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Google has substantially invested in artificial intelligence (AI) throughout the year. From launching its AI chatbot, Bard, in February to offering new AI-powered features in Google search, the tech giant has been deeply immersed in emerging technology. The new Google AI update for Gmail has been aiming to combat spam.
This update is undoubtedly essential, considering spam remains a significant issue for several Gmail users. Many users have been in situations where their storage space was exhausted due to an influx of spam emails.
According to a report by IANS, Google has recently introduced a robust upgrade to its spam detection system. This move is being praised as a significant enhancement in defense capabilities. The innovation, named RETVec (Resilient and Efficient Text Vectorizer), signifies a notable advancement in text classification technology, specifically crafted to counteract “adversarial text manipulations.”
In simpler terms, this implies that Google has fortified its capacity to recognize and block tricky spam tactics, including emails with special characters, emojis, and typos that might otherwise evade Gmail’s defenses. The company underscores this upgrade is one of the “most substantial” in recent years.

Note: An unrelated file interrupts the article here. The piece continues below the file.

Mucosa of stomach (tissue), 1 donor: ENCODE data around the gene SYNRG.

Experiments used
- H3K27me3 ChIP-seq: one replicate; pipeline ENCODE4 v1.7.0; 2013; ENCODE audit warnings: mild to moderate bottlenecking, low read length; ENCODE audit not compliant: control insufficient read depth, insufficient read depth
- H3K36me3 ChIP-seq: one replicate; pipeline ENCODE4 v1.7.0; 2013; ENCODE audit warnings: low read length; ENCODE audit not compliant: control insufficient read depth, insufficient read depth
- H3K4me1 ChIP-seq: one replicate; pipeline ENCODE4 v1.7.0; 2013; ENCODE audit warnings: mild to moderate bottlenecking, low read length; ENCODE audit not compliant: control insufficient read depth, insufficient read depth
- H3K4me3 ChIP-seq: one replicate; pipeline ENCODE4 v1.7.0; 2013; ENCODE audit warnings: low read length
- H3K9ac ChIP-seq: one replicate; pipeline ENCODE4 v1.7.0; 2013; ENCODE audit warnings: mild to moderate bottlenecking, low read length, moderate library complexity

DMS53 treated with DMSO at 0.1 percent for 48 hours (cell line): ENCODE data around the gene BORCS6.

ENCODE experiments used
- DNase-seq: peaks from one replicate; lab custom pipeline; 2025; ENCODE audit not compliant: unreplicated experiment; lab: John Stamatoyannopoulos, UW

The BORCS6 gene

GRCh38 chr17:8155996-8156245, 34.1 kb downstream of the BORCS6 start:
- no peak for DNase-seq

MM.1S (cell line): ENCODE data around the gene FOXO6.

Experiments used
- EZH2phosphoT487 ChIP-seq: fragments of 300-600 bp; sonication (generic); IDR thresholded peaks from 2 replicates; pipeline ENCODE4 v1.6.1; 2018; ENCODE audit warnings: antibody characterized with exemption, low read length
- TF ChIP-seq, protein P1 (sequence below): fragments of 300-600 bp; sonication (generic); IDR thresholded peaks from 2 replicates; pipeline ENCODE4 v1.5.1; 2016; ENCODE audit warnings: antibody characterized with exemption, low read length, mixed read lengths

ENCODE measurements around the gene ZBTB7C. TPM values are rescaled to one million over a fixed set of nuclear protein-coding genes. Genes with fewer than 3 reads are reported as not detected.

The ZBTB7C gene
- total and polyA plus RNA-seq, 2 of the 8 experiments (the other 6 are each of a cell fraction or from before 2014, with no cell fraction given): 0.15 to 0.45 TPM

The New Google AI Update Features
The cornerstone of Google’s AI update lies in RETVec, an advanced text classification system. Google elucidates that RETVec aims to enhance the robustness and efficiency of text classifiers, achieving top-notch classification performance while substantially decreasing the computational resources required.
Prominent Google services such as Gmail, YouTube, and Google Play heavily depend on text classification models to identify harmful content, from phishing attacks to inappropriate comments and scams. These models encounter difficulties classifying specific texts because malicious actors actively employ techniques like homoglyphs, invisible characters, and keyword stuffing to avoid detection.
A notable characteristic of RETVec is its innovative architecture, enabling it to function seamlessly across all languages and characters without extensive text preprocessing. This adaptability makes RETVec suitable for various applications, ranging from on-device deployments to large-scale text classification on the web.
Google underscores that models trained with RETVec deliver improved accuracy and exhibit faster inference speed owing to their compact representation. Smaller models contribute to reduced computational costs and decreased latency, essential factors for large-scale applications and on-device models.
Furthermore, Google has designed RETVec as an open-source tool, enabling developers to harness its capabilities to construct resilient and efficient text classifiers for server-side and on-device applications. Google notes explicitly that the Gmail spam filter already incorporates RETVec to fortify its defenses against malicious emails.